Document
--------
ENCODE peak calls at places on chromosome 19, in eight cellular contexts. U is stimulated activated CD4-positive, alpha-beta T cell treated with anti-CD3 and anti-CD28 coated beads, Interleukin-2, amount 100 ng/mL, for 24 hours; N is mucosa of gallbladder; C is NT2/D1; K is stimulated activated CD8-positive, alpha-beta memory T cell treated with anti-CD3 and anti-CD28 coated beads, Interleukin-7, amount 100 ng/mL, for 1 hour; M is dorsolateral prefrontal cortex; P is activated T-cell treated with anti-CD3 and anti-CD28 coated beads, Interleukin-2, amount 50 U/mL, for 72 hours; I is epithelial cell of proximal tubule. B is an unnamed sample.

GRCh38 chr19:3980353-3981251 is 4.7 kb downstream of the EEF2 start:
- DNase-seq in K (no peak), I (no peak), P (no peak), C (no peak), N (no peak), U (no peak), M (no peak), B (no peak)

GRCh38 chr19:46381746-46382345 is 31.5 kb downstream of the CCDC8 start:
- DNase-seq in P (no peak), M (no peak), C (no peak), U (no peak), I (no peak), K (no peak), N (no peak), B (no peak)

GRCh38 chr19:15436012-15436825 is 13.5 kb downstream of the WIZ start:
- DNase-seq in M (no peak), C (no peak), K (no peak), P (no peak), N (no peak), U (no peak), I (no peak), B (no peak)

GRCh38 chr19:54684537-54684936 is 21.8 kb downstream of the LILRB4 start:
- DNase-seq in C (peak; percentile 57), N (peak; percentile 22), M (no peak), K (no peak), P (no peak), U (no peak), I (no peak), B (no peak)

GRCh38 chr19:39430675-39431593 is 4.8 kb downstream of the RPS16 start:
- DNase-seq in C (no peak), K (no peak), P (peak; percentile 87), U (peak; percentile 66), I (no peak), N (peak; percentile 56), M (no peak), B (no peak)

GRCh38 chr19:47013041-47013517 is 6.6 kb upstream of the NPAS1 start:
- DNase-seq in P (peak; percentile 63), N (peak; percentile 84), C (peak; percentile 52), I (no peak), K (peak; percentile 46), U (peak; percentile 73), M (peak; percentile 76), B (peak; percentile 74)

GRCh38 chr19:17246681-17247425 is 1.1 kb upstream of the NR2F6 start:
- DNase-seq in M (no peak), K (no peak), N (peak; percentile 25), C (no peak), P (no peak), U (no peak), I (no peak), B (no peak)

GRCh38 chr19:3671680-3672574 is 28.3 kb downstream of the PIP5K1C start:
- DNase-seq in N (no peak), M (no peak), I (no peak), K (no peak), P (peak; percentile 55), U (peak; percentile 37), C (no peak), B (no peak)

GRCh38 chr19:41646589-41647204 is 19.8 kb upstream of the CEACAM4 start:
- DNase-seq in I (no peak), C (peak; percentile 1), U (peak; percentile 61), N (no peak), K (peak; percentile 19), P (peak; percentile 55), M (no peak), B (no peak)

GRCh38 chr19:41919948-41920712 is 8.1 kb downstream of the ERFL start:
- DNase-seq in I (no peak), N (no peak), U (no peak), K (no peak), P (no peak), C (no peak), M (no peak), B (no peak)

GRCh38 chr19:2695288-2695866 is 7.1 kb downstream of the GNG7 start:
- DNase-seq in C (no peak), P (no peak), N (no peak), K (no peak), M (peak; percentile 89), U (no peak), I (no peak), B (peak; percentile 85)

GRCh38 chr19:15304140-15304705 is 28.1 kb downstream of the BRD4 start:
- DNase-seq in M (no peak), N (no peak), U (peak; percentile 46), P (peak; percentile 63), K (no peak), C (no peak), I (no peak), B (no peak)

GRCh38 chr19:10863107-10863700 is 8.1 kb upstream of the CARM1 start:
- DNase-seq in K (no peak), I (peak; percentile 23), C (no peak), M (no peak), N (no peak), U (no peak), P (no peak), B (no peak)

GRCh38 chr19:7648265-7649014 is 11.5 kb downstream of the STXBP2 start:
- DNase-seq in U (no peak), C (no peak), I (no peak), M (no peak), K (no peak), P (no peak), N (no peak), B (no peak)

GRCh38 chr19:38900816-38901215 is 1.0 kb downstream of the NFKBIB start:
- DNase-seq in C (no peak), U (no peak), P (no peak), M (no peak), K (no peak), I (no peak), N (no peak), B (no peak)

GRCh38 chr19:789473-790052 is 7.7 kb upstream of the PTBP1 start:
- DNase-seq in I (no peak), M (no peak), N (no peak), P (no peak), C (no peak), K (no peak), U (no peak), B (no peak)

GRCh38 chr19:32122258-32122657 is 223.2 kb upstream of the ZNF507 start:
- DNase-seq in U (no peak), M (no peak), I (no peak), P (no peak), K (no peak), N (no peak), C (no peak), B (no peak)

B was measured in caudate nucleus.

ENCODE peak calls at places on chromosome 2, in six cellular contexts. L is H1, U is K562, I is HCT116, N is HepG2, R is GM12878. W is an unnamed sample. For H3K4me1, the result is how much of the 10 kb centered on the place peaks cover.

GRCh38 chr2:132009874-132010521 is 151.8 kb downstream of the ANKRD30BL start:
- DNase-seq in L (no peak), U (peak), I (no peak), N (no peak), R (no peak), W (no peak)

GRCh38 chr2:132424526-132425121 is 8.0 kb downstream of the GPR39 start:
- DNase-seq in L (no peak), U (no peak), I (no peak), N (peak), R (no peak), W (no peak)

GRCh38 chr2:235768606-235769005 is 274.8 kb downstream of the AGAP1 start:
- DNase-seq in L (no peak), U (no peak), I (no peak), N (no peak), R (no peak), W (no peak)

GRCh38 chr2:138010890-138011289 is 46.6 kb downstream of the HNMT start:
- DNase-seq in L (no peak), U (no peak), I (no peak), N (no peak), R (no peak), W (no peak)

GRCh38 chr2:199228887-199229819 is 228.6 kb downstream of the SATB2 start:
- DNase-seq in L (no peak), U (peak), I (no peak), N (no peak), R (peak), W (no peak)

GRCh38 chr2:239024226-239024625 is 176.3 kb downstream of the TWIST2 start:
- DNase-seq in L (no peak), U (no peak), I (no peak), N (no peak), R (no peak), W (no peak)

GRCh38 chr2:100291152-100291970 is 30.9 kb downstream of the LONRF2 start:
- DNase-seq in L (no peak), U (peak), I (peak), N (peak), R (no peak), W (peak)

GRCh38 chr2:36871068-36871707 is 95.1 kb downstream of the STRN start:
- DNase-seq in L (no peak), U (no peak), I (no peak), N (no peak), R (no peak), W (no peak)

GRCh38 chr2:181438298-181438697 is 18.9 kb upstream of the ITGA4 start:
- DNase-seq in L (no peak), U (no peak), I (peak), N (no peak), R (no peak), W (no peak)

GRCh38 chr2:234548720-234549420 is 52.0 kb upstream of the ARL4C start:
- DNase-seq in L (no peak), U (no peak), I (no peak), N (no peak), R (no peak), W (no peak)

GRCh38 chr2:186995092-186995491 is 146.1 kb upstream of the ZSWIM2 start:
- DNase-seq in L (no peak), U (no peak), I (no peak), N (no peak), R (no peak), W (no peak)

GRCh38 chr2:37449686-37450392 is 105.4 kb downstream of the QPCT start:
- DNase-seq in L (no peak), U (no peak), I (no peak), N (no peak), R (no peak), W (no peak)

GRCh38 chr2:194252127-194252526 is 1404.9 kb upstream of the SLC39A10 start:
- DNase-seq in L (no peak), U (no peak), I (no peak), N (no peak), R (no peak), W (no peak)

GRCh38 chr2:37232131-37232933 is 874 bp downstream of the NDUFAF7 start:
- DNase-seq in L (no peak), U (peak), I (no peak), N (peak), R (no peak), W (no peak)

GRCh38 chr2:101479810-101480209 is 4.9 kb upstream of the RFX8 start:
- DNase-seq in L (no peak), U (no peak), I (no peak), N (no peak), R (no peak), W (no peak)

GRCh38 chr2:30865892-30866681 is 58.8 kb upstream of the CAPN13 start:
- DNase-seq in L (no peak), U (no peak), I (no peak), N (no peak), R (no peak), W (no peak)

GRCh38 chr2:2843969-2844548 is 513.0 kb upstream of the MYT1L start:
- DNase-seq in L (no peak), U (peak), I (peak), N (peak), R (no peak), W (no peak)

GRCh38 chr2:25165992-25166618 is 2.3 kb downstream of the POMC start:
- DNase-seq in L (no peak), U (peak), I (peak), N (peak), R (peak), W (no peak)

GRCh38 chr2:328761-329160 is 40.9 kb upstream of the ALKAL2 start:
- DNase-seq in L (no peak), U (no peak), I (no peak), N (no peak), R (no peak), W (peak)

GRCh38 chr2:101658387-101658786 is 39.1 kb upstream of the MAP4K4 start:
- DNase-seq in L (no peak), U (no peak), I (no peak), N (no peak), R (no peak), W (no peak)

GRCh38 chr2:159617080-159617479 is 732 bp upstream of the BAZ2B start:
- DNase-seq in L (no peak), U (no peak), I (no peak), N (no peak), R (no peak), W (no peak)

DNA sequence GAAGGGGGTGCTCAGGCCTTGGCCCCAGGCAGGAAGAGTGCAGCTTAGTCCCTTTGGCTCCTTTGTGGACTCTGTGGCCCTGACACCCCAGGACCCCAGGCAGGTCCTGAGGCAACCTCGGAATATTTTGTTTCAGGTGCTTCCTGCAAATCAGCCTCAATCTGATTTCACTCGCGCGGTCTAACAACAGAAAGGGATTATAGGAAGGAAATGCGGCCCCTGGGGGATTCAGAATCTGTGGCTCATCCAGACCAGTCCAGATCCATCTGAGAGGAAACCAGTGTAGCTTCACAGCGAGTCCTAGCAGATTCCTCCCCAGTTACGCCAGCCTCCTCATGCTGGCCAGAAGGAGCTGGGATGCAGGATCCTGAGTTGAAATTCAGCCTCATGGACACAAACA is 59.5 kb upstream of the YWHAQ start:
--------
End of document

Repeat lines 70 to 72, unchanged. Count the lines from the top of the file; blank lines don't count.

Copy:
GRCh38 chr2:2843969-2844548 is 513.0 kb upstream of the MYT1L start:
- DNase-seq in L (no peak), U (peak), I (peak), N (peak), R (no peak), W (no peak)

GRCh38 chr2:25165992-25166618 is 2.3 kb downstream of the POMC start: